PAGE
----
The idea of a domestic industry requirement for an ITC enforcement is just a bad idea in the first place. If the goods infringe U.S. IP, then they should not be allowed through customs regardless of who owns the IP. If the goods do not infringe U.S. IP—and if they are not some other species of contraband—then they ought to move through customs without obstacle. If there is a willing buyer and a willing seller, then the ITC should not exist to stop the voluntary transaction (except with regard to contraband).

      If we want to impose obstacles in the way of IP enforcement by NPEs (and I express no strong views on that point one way or the other), then we should have a working requirement—full stop. Not a working requirement only if the goods are imported, but a working requirement that applies in all instances, domestic and imported. Maybe that is a good idea and maybe it is not, but it does not become a good idea in the context of imports but a bad idea in the context of domestic markets. It is either a good idea all around or it is not.

      1. 7.2.1

        then we should have a working requirement—full stop

        Lol — “or any improvement thereof.”

        Any 1L’s out there care to point out Big Pharma minded Greg’s critical mistake?

      2. 7.2.3

        The legislation that set up the ITC was supposed to PROTECT American industry from foreign industry (hence the requirement to show that the accused infringing goods are “imported”). Under your view that the patent owner needs no domestic industry at all to get an injunction, America would be greatly harmed. The patent owner could exclude products from the USA while not making products of its own. So that would just be a net subtraction of goods and services from the US economy. That would be the opposite of what the whole ITC system was supposed to do.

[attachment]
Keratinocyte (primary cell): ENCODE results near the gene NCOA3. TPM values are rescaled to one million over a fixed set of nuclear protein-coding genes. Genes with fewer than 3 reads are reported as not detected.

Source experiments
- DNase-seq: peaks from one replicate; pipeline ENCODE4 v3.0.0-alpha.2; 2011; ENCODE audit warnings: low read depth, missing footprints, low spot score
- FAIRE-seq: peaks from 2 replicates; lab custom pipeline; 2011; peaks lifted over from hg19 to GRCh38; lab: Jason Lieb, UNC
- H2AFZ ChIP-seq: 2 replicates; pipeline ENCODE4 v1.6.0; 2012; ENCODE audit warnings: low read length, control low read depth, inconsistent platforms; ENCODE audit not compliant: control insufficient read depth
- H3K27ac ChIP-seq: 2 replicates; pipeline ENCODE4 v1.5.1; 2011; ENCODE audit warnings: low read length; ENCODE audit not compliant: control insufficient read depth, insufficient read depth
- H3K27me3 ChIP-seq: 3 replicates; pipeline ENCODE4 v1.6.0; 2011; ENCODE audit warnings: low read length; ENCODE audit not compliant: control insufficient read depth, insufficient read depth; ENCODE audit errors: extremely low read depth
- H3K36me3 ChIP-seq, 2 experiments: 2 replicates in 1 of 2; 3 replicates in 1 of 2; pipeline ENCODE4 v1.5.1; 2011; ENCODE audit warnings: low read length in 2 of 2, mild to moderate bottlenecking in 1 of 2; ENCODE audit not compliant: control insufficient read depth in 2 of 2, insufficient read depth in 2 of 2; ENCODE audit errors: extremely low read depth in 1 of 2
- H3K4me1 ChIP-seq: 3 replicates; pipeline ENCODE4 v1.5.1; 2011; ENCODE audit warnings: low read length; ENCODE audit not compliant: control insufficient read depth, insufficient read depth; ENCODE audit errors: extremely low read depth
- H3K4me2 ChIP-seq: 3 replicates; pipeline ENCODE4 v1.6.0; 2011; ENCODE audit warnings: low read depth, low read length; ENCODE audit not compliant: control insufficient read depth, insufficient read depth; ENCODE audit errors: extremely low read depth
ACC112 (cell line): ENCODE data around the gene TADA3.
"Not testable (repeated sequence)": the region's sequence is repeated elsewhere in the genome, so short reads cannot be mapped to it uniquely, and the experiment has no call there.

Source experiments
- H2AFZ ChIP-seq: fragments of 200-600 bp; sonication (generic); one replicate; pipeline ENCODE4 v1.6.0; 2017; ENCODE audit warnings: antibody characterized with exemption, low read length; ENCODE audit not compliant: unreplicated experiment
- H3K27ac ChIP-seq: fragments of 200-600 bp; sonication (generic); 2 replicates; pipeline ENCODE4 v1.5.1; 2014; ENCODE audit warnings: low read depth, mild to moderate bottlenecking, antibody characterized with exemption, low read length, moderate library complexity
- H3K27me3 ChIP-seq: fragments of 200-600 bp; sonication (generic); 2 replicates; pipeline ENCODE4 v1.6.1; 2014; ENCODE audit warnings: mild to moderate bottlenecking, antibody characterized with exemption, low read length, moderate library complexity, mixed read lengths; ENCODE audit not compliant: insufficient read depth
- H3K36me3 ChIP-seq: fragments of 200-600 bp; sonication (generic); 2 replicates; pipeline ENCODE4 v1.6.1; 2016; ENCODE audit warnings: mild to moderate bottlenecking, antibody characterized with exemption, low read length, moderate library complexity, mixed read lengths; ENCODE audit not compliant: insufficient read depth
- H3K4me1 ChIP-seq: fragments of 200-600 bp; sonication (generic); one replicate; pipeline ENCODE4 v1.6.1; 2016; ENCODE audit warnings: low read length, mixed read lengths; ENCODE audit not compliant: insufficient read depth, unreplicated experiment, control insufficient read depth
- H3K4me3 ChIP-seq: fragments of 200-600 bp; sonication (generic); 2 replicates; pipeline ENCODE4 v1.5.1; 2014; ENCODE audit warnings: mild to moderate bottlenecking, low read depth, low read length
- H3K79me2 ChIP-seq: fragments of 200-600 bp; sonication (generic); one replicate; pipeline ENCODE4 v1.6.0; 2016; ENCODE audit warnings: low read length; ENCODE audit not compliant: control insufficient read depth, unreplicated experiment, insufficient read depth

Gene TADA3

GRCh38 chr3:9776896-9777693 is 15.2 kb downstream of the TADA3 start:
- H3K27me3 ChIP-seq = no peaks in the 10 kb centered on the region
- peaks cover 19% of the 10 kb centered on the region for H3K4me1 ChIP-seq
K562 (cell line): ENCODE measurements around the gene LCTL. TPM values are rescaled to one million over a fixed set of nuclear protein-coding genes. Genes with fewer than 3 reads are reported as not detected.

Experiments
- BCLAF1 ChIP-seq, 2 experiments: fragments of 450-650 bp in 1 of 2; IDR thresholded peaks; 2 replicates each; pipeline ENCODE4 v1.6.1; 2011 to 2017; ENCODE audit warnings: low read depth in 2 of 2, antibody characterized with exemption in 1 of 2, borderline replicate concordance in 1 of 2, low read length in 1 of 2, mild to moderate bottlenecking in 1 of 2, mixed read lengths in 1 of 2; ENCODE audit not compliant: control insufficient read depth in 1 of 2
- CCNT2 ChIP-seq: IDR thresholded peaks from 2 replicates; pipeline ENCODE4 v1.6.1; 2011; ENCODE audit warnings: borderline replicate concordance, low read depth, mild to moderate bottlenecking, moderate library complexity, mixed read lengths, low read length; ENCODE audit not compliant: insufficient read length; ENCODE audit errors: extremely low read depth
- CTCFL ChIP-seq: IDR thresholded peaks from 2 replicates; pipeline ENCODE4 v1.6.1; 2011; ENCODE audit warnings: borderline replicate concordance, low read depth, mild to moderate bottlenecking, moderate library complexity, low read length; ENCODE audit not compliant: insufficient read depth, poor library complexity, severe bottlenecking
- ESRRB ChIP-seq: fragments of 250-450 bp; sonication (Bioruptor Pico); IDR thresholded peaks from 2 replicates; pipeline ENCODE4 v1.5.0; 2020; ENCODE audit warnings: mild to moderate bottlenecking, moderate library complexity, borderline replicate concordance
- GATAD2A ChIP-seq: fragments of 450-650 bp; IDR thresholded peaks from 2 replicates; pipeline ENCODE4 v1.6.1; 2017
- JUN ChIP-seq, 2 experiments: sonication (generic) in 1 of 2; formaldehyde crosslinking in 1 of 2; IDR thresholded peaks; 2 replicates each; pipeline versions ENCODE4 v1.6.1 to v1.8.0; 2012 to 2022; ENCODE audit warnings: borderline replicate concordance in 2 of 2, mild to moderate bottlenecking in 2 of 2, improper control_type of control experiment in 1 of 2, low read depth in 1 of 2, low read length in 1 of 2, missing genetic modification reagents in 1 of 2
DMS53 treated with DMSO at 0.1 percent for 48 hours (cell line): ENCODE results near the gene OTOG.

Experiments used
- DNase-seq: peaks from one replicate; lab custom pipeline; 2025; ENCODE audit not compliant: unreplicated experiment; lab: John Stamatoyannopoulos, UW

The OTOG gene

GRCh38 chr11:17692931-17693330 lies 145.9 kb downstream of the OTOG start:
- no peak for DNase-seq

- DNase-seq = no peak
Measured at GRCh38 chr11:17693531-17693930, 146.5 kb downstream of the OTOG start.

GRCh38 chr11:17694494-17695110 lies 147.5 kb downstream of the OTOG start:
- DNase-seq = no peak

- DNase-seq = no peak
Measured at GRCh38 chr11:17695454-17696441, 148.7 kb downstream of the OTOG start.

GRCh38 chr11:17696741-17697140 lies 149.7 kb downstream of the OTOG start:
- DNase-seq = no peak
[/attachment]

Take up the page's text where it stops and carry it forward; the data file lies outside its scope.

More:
Right. I am saying that what the ITC was set up to do is bunkum, and we should just scrap it. I cannot credit that “America would be greatly harmed” by her citizens buying and selling legal goods on the open market, regardless of whether those goods are manufactured domestically or abroad.

          I agree that the domestic industry is a threshold inquiry of any ITC enforcement action as the law presently stands. I am suggesting that the law as it presently stands reflects a useless and ill-informed mercantilist perspective, and that we would all be a deal better off to rework it in a fundamental fashion.


          America would be greatly harmed


          Your thinking is way too simple.

          The ability of an innovator to control (via the patent) simply includes the ability to deny.

          There is both a carrot and a stick aspect to the patent right.

          Your inability to see the value of the stick is evident in your false equivalence of this as “harm to America.”

          Making the patent right strong (including this “deny” aspect) makes America stronger.

          It is a false notion that ‘denied’ must be equivalent to weaker.